S,S. We can match up Fu Baoshi paintings with those by Tessai to show how Fu could take a whole composition from Tessai, besides the basic style of fine drawing and color set within heavy ink areas. (Here, Tessai’s picture of the Song poet Su Dongpo visiting the monk Foyin; and a detail from a picture obviously based on it by Fu Baoshi.

S,S. Details from other Fu Baoshi paintings in this mode. The heavy-ink manner has been, from the 1940s on, one of the options open to Chinese painters; in tracing its origins they have, understandably enough, found them in the Chinese tradition, Xu Wei and Gong Xian and others. But a more immediate source is, I believe, the painting of Tessai as transmitted by artists who studied in Japan, as well as through reproductions.

S,S. (Last slides: details from another of Tessai’s late, inky landscapes, and from one by Li Keran.) One of the heirs to this manner was Li Keran, who died as recently as 1990. When in 1988 a major Tessai exhibition was for the first time sent to China and shown in Beijing and Shanghai with great success--I acted as instigator and go-between in the early stages, between the Chinese Artists Association and the Kiyoshi Kojin Temple in Takarazuka which owned the paintings--Li Keran wrote a generous and revealing essay for the catalog, telling how Chinese artists of his generation had been very much aware of the works of Tessai, through reproductions and a few originals, and how they had admired them and learned from them. His words went beyond, I believe, standard expressions of inter-cultural friendship, acknowledging a truth. I’d like to suggest, finally, that the lively and productive back-and-forth that goes on between artists, which is revealed in their paintings, is perhaps most easily recognized and acknowledged by the artists themselves. Tessai had no problem in crediting his myriad Chinese sources, from which he plundered endlessly throughout his long career as a sinophile painter; Li Keran, at an uncharacteristic moment for China, acknowledged his and his fellow artists’ debt to Tessai. It is rather the art historians and cultural historians, with their overt or covert political agendas, who will sometimes deny what is before their eyes and continue to argue for some such myth as the cultural insularity of China. And my final plea is: let us all do our best not to. Thank you.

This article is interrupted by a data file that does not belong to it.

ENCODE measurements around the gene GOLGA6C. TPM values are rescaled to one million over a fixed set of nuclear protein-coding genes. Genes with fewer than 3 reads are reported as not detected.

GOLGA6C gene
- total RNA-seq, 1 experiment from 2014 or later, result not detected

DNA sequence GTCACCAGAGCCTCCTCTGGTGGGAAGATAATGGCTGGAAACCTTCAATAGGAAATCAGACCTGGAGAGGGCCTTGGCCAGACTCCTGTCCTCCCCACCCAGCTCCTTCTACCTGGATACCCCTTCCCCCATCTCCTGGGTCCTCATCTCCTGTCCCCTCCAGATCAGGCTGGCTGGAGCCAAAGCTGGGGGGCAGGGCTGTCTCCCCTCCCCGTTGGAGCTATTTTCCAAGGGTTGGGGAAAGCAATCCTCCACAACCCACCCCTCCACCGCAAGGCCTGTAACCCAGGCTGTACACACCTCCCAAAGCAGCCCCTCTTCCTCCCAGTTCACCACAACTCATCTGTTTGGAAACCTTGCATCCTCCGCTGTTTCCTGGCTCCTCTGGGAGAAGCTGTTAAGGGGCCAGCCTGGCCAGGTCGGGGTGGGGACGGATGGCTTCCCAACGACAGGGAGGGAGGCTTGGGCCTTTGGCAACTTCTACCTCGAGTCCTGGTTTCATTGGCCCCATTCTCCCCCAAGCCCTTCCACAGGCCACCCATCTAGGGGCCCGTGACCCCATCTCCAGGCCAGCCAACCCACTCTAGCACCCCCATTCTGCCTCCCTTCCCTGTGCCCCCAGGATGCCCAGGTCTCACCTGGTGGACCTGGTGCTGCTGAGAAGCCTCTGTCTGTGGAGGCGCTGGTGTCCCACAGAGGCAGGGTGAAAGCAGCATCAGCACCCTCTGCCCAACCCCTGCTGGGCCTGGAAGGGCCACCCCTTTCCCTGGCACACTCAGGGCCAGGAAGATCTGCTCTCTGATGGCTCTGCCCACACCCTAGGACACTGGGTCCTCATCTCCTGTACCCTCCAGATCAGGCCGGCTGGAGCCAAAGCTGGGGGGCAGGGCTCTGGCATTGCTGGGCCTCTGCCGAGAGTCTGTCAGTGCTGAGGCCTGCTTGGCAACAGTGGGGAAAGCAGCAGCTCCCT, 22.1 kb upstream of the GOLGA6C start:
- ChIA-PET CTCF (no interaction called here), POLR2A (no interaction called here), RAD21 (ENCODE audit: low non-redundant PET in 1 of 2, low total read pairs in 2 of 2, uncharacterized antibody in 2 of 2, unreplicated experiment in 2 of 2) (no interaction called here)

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    VI Conclusion It is time to draw back and look, if not at the whole Hyakusen, at as much of him as we have managed to illuminate in this study. Dark areas remain, and doubtless many distortions, but...

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  • Bedridden Blog
    Bedridden Blog   I am now pretty much confined to bed, and have to recognize this as my future.  It is difficult even to get me out of bed, as happened this morning when they needed to...